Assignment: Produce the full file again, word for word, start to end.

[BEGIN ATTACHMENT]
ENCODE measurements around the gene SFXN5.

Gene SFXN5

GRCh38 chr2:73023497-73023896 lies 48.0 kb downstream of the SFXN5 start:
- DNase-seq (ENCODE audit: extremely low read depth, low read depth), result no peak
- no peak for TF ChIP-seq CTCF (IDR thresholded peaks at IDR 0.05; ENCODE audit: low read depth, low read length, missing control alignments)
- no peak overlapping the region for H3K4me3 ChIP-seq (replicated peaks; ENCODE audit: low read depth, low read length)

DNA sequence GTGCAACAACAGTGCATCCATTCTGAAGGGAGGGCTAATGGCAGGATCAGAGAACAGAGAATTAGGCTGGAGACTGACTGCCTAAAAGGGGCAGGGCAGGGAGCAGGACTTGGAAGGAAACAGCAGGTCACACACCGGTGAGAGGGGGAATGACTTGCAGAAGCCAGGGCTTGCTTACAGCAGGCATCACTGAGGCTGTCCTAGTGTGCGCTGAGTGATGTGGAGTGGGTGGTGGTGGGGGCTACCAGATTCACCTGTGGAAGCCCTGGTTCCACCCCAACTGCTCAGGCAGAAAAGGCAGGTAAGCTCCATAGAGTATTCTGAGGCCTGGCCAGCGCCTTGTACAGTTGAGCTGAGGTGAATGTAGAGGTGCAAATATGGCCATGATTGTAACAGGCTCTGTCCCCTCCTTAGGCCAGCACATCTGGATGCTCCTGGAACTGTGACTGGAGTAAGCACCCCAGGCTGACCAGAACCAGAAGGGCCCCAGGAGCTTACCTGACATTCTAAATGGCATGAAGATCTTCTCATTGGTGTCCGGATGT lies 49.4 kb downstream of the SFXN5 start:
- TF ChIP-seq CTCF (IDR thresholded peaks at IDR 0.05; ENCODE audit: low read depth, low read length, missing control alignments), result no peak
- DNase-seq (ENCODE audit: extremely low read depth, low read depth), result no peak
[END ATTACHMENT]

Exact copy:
ENCODE measurements around the gene SFXN5.

Gene SFXN5

GRCh38 chr2:73023497-73023896 lies 48.0 kb downstream of the SFXN5 start:
- DNase-seq (ENCODE audit: extremely low read depth, low read depth), result no peak
- no peak for TF ChIP-seq CTCF (IDR thresholded peaks at IDR 0.05; ENCODE audit: low read depth, low read length, missing control alignments)
- no peak overlapping the region for H3K4me3 ChIP-seq (replicated peaks; ENCODE audit: low read depth, low read length)

DNA sequence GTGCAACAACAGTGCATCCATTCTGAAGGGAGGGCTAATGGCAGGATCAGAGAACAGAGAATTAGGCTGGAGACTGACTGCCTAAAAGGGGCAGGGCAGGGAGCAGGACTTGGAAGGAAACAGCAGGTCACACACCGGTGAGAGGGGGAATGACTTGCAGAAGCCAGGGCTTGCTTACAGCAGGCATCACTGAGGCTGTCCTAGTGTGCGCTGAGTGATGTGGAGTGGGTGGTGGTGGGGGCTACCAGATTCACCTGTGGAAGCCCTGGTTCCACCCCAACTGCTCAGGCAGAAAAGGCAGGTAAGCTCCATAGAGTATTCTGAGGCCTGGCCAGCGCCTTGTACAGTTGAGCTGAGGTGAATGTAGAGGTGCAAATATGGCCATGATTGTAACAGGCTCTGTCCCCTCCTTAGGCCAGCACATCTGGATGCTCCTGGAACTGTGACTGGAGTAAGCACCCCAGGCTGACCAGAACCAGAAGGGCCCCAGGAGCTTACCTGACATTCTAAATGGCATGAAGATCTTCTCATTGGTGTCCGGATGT lies 49.4 kb downstream of the SFXN5 start:
- TF ChIP-seq CTCF (IDR thresholded peaks at IDR 0.05; ENCODE audit: low read depth, low read length, missing control alignments), result no peak
- DNase-seq (ENCODE audit: extremely low read depth, low read depth), result no peak